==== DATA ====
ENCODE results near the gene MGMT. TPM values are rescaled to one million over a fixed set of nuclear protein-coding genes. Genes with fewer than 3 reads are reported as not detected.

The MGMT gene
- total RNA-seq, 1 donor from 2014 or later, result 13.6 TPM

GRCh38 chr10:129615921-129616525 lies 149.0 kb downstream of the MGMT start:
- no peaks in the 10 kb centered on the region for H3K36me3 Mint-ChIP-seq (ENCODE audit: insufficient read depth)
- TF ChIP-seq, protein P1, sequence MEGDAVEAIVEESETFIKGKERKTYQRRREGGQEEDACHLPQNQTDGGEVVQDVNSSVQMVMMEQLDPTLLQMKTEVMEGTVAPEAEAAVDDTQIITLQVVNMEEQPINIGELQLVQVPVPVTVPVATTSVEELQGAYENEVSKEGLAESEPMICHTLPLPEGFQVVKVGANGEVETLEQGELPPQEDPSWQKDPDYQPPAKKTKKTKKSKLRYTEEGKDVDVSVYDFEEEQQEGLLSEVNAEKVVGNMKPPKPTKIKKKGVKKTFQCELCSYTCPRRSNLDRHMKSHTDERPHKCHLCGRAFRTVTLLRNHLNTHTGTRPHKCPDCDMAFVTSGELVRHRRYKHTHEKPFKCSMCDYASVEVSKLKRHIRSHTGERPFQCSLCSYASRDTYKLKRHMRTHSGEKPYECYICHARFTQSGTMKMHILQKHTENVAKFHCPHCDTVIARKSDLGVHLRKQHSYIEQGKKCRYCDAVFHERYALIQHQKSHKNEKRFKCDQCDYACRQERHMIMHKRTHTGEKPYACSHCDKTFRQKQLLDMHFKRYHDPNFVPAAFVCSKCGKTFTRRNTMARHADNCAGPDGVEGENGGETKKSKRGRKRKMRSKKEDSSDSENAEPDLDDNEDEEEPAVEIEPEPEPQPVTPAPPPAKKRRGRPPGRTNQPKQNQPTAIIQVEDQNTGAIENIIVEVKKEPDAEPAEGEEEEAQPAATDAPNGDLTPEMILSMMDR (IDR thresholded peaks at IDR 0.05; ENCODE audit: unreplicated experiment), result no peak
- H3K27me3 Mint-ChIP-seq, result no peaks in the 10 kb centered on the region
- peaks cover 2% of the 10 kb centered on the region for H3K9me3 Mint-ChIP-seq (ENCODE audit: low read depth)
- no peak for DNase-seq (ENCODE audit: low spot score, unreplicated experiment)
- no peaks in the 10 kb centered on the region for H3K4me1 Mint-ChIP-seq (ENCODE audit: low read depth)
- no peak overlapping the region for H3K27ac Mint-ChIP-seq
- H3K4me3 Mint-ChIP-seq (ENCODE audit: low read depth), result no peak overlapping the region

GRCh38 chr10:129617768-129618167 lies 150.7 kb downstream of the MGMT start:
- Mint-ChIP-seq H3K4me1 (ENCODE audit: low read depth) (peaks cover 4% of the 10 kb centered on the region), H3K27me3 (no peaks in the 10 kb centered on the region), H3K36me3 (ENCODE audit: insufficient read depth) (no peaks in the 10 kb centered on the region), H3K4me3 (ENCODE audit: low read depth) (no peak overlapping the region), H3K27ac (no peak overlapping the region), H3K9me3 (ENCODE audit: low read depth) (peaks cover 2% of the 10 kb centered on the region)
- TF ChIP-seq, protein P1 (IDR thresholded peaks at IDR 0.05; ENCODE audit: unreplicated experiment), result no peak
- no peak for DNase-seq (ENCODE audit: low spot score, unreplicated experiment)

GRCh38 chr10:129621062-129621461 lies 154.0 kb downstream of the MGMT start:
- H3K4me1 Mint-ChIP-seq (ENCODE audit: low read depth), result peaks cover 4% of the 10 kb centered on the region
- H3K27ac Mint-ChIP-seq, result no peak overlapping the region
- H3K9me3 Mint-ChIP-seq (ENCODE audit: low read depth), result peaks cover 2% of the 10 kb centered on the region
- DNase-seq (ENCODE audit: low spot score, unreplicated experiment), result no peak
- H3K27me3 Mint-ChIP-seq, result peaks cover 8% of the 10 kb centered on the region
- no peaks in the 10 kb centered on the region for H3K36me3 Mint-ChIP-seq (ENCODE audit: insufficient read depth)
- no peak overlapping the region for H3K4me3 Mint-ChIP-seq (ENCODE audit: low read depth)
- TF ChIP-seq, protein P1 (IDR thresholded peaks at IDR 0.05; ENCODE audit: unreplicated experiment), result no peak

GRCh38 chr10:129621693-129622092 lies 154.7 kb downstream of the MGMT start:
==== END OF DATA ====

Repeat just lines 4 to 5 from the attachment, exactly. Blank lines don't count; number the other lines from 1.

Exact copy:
GRCh38 chr10:129615921-129616525 lies 149.0 kb downstream of the MGMT start:
- no peaks in the 10 kb centered on the region for H3K36me3 Mint-ChIP-seq (ENCODE audit: insufficient read depth)